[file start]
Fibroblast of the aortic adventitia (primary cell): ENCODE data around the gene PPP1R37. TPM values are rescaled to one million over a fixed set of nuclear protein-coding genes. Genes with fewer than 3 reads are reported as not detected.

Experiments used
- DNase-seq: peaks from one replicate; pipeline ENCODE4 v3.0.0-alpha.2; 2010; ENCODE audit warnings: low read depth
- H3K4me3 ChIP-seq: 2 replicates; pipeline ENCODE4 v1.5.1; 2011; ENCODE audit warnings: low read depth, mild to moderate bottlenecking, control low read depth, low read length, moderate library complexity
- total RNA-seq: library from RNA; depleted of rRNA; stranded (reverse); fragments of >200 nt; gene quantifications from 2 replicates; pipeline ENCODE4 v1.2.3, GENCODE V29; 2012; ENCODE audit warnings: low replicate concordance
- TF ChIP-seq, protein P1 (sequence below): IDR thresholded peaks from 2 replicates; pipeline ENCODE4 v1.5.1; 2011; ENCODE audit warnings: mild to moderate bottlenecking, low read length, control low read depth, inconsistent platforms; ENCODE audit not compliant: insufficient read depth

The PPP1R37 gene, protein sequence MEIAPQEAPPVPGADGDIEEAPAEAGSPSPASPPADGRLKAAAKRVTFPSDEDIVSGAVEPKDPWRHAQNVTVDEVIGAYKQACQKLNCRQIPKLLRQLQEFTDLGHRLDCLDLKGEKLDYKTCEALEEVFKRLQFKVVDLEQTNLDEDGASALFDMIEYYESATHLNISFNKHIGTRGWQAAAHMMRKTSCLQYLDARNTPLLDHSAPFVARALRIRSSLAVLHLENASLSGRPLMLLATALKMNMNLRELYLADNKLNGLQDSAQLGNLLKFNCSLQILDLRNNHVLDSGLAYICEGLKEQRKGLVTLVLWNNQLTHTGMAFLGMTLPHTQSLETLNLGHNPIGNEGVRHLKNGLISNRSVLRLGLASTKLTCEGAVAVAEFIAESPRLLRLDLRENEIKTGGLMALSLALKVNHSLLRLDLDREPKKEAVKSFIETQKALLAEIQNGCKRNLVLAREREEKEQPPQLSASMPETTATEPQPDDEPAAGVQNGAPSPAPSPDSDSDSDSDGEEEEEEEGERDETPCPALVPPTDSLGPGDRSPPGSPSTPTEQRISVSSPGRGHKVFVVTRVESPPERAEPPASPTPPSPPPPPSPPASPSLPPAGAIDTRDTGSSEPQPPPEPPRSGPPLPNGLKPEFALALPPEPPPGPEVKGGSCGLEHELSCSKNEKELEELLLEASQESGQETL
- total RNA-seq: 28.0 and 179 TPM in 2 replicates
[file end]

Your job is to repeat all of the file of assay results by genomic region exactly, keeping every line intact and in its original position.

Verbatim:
Fibroblast of the aortic adventitia (primary cell): ENCODE data around the gene PPP1R37. TPM values are rescaled to one million over a fixed set of nuclear protein-coding genes. Genes with fewer than 3 reads are reported as not detected.

Experiments used
- DNase-seq: peaks from one replicate; pipeline ENCODE4 v3.0.0-alpha.2; 2010; ENCODE audit warnings: low read depth
- H3K4me3 ChIP-seq: 2 replicates; pipeline ENCODE4 v1.5.1; 2011; ENCODE audit warnings: low read depth, mild to moderate bottlenecking, control low read depth, low read length, moderate library complexity
- total RNA-seq: library from RNA; depleted of rRNA; stranded (reverse); fragments of >200 nt; gene quantifications from 2 replicates; pipeline ENCODE4 v1.2.3, GENCODE V29; 2012; ENCODE audit warnings: low replicate concordance
- TF ChIP-seq, protein P1 (sequence below): IDR thresholded peaks from 2 replicates; pipeline ENCODE4 v1.5.1; 2011; ENCODE audit warnings: mild to moderate bottlenecking, low read length, control low read depth, inconsistent platforms; ENCODE audit not compliant: insufficient read depth

The PPP1R37 gene, protein sequence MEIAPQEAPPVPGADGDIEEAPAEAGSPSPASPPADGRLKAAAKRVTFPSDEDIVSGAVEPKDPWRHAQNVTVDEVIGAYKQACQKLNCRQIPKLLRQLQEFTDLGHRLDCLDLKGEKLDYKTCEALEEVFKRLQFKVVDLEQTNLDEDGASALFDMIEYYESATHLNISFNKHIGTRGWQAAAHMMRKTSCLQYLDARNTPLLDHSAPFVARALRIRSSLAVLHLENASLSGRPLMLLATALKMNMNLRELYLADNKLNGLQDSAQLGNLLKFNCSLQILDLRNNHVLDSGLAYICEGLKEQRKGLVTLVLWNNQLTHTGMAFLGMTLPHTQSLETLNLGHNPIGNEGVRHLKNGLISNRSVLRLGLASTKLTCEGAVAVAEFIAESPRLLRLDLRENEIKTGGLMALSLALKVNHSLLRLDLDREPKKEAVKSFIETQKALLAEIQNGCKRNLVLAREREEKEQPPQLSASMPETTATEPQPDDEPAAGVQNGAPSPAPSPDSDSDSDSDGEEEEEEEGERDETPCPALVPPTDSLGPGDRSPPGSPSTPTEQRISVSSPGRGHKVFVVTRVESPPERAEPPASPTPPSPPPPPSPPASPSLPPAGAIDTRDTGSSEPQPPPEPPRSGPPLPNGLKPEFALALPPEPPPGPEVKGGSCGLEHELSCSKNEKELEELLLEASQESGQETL
- total RNA-seq: 28.0 and 179 TPM in 2 replicates